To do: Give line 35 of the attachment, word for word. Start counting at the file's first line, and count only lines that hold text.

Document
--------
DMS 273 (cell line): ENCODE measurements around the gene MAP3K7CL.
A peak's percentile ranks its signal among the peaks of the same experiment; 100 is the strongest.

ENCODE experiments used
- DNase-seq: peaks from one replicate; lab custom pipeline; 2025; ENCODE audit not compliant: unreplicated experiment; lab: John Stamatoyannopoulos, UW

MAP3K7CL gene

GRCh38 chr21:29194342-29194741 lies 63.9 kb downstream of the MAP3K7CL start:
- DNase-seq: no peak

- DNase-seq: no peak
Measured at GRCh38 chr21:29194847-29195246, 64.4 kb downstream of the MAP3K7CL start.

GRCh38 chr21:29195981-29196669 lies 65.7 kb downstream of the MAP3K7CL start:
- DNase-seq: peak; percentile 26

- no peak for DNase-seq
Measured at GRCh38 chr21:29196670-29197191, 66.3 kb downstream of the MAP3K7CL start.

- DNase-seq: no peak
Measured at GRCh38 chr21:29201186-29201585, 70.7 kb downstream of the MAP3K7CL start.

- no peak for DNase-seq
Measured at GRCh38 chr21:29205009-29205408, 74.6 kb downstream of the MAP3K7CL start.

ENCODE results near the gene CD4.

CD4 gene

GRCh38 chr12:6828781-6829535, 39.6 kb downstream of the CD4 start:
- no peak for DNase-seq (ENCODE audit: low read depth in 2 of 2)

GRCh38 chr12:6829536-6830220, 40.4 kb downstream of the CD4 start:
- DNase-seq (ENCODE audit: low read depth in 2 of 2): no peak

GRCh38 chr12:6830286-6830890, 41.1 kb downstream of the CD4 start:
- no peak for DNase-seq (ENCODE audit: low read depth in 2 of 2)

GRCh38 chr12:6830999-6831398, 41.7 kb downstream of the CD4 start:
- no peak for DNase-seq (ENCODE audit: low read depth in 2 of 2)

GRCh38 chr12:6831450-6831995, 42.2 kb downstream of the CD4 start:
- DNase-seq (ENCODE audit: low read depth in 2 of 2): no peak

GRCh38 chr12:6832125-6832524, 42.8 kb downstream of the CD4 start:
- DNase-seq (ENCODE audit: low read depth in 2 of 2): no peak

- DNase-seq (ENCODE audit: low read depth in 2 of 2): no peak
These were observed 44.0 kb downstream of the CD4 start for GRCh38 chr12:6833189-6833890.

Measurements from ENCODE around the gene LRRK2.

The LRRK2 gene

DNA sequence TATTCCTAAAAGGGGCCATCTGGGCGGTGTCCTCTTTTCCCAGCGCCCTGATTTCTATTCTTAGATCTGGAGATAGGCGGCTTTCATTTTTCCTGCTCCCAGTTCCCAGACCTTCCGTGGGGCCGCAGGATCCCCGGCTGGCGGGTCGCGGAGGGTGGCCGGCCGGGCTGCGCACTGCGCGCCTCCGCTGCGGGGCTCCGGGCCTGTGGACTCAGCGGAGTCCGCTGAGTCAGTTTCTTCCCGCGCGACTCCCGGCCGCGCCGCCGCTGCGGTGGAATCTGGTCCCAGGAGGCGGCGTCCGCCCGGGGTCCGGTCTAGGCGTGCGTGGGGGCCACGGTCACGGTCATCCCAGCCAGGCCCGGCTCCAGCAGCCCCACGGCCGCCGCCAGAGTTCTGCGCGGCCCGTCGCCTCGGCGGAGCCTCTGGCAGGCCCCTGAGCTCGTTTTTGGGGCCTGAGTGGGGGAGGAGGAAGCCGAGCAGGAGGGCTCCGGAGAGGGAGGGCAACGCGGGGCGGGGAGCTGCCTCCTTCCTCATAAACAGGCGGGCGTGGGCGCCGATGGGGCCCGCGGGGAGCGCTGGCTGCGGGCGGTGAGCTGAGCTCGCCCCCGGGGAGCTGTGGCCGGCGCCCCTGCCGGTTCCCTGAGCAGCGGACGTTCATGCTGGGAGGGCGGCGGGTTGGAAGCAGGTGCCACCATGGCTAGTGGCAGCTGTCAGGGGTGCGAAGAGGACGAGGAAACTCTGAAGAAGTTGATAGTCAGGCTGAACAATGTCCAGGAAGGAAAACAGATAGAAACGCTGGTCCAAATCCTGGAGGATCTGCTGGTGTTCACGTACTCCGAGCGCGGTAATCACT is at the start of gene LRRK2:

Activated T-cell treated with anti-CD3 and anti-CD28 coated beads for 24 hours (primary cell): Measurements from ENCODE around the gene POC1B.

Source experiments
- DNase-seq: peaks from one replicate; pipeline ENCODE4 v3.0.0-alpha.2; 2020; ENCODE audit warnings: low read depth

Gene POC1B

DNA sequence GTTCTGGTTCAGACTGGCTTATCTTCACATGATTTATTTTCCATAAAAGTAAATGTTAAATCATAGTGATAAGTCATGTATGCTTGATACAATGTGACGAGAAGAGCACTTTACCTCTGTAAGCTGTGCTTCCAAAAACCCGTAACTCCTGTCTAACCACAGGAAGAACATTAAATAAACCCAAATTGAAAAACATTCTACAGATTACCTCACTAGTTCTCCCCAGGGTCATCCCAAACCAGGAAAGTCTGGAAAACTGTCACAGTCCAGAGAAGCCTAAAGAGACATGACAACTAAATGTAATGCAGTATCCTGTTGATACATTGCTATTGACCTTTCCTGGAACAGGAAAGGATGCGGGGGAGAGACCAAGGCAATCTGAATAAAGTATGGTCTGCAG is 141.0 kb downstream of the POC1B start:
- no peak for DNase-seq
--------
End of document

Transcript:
The LRRK2 gene